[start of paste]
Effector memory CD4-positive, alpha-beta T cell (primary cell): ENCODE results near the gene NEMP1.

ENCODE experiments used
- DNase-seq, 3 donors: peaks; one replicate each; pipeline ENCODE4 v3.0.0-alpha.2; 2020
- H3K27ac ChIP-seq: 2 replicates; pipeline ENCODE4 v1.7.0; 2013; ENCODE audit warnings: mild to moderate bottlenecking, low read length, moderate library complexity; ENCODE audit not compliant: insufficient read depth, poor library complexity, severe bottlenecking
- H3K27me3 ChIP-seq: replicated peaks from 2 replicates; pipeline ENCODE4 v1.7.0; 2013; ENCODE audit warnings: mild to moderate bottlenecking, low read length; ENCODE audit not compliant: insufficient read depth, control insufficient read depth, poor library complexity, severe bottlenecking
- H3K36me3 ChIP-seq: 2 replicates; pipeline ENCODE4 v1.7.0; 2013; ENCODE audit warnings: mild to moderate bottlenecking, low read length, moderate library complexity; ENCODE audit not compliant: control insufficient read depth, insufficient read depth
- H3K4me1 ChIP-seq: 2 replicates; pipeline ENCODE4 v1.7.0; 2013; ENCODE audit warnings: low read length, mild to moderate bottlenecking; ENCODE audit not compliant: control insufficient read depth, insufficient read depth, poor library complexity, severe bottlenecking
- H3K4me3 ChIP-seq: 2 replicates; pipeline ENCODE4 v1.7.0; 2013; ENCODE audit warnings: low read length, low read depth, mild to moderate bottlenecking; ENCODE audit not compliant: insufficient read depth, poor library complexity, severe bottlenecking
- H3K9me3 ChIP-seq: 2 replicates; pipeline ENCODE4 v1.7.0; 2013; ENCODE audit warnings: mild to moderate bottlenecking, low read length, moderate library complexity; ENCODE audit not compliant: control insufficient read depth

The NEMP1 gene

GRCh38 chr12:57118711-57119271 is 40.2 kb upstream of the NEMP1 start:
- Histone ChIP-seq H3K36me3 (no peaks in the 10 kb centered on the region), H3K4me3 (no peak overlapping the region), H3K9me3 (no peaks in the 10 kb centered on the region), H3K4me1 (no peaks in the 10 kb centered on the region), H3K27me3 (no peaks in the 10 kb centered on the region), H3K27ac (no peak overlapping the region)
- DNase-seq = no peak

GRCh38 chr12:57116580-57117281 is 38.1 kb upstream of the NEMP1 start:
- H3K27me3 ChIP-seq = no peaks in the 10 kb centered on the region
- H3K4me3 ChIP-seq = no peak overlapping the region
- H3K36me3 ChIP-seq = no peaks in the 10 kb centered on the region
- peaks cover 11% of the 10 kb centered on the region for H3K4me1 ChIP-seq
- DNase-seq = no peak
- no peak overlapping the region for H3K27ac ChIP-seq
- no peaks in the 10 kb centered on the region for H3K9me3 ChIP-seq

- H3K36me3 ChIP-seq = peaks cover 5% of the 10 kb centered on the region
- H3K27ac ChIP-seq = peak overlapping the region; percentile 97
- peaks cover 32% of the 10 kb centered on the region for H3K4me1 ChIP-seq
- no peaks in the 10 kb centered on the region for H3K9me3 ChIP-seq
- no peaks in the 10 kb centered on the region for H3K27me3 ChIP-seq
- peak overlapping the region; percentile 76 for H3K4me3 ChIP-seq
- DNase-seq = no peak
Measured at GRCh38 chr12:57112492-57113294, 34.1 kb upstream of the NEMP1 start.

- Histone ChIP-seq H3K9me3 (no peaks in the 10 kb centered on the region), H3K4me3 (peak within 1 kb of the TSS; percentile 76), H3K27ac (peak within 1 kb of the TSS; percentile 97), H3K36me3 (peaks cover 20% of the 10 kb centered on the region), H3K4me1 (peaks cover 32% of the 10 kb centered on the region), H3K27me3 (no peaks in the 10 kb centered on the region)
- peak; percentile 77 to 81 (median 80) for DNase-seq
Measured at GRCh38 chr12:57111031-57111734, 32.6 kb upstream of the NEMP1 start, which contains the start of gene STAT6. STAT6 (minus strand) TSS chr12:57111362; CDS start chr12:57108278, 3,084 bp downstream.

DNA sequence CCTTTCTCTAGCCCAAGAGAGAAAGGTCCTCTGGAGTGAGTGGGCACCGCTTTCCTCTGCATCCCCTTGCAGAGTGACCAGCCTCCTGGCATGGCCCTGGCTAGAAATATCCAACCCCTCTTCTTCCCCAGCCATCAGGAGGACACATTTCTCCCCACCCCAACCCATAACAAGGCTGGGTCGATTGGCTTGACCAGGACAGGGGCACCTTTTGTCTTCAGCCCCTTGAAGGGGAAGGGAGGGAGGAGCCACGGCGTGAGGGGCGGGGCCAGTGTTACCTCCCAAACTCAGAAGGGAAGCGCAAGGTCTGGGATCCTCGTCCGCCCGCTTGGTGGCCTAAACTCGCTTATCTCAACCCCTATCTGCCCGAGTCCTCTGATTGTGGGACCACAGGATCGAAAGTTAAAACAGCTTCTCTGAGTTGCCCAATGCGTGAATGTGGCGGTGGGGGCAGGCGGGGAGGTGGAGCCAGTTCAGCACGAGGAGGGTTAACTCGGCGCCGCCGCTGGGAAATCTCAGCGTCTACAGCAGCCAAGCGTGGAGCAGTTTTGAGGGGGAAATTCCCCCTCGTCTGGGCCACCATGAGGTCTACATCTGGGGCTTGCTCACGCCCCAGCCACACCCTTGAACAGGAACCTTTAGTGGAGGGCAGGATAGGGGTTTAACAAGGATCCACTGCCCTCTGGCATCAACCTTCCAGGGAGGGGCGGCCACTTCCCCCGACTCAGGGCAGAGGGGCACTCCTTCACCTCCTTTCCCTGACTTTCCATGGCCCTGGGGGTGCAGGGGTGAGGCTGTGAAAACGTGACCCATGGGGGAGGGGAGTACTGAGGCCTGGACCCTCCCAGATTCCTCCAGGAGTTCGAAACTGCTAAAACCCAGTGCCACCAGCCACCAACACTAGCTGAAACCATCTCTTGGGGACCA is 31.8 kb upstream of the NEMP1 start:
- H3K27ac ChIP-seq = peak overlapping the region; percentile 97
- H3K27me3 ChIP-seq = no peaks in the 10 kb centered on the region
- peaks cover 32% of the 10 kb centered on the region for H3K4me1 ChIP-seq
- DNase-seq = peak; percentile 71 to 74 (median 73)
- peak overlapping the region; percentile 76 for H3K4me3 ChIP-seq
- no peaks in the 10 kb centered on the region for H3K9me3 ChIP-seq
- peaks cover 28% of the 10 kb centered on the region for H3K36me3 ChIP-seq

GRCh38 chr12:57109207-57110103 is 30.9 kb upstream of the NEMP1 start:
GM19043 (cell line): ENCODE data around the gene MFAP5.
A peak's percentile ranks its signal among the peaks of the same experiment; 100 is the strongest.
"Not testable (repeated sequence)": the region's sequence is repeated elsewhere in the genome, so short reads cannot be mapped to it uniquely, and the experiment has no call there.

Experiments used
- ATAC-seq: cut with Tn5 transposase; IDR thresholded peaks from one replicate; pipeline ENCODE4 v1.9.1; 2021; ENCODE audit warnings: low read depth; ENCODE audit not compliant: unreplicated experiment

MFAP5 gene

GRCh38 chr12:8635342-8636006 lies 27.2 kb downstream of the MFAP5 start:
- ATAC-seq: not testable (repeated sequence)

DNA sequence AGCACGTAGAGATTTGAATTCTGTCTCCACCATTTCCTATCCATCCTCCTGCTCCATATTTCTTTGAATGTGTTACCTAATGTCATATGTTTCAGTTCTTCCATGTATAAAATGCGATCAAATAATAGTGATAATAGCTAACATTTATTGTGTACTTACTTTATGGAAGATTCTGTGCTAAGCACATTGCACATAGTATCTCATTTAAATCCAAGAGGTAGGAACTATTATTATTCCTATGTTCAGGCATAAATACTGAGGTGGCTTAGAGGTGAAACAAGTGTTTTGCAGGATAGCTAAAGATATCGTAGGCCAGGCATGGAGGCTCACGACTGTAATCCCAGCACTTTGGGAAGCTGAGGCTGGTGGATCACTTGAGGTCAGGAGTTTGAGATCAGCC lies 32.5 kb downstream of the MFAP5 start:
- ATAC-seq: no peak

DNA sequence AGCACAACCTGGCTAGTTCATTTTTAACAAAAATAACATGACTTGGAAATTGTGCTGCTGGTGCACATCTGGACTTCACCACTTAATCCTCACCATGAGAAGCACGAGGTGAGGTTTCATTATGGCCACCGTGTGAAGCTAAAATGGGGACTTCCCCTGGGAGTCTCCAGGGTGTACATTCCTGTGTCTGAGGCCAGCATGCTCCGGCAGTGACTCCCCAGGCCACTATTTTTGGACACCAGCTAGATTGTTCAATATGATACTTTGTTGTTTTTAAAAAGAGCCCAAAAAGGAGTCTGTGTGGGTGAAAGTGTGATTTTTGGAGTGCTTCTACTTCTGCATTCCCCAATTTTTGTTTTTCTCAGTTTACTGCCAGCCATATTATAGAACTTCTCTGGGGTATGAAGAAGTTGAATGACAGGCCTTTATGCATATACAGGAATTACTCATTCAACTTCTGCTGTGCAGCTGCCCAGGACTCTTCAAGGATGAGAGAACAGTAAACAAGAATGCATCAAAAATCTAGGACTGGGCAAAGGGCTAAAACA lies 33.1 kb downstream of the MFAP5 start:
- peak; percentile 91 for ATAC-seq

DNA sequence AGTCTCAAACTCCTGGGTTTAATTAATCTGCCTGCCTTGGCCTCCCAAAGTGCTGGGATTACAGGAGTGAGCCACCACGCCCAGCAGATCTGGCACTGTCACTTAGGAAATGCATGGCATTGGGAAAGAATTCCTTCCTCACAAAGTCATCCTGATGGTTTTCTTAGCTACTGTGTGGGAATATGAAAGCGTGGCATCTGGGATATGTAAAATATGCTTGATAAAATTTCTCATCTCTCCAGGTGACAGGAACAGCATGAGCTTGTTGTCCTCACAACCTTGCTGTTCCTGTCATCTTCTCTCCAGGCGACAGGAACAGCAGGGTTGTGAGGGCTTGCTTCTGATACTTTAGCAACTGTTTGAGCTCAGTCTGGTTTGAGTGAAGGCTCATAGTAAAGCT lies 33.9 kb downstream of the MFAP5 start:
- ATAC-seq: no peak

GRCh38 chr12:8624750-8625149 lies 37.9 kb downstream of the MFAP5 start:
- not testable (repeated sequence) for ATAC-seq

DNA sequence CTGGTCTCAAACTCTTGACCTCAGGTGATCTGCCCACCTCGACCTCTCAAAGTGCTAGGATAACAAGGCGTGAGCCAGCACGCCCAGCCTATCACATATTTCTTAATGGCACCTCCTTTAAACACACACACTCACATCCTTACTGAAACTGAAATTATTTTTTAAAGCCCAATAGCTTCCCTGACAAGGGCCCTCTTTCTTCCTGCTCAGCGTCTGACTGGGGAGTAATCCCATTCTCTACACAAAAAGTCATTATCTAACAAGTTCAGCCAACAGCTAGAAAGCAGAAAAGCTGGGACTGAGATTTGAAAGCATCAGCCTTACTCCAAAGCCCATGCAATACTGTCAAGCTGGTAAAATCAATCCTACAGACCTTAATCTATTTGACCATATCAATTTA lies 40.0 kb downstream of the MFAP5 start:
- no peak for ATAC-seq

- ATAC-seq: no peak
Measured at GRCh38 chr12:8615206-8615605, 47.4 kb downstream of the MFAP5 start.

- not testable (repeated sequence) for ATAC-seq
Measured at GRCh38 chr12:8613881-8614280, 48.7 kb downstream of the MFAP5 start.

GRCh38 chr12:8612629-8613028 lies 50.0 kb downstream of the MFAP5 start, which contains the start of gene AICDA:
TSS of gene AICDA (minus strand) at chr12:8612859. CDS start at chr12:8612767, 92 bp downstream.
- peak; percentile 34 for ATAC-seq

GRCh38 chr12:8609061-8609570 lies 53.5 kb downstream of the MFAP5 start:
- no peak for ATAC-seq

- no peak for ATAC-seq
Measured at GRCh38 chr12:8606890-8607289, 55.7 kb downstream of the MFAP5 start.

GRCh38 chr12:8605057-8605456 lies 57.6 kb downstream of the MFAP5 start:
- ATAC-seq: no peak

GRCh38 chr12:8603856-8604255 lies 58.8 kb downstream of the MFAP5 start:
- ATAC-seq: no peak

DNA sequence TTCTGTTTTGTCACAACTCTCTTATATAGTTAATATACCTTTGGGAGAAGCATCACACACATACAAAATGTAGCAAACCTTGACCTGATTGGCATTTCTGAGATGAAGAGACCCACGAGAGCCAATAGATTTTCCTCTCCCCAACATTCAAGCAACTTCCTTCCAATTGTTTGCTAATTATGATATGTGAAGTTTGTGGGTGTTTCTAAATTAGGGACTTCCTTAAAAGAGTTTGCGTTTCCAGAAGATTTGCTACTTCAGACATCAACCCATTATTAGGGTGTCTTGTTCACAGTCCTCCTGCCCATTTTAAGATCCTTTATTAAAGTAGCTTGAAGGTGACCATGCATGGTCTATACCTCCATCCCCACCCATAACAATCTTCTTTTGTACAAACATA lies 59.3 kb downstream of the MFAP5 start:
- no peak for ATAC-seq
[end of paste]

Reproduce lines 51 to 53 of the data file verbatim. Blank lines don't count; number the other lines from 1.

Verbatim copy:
- ATAC-seq: no peak

DNA sequence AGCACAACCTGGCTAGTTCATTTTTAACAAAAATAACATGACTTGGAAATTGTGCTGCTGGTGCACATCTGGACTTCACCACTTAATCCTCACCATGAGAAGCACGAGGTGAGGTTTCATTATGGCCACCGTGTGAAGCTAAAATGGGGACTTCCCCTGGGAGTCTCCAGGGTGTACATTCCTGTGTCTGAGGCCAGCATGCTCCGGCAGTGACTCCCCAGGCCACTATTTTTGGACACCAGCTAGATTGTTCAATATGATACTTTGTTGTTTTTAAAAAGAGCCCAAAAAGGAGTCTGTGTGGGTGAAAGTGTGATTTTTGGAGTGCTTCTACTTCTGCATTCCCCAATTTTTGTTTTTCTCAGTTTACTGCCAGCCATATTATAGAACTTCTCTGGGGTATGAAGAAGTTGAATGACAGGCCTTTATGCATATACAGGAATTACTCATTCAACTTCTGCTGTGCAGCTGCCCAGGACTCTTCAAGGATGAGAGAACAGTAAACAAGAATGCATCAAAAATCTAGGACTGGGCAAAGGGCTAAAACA lies 33.1 kb downstream of the MFAP5 start:
- peak; percentile 91 for ATAC-seq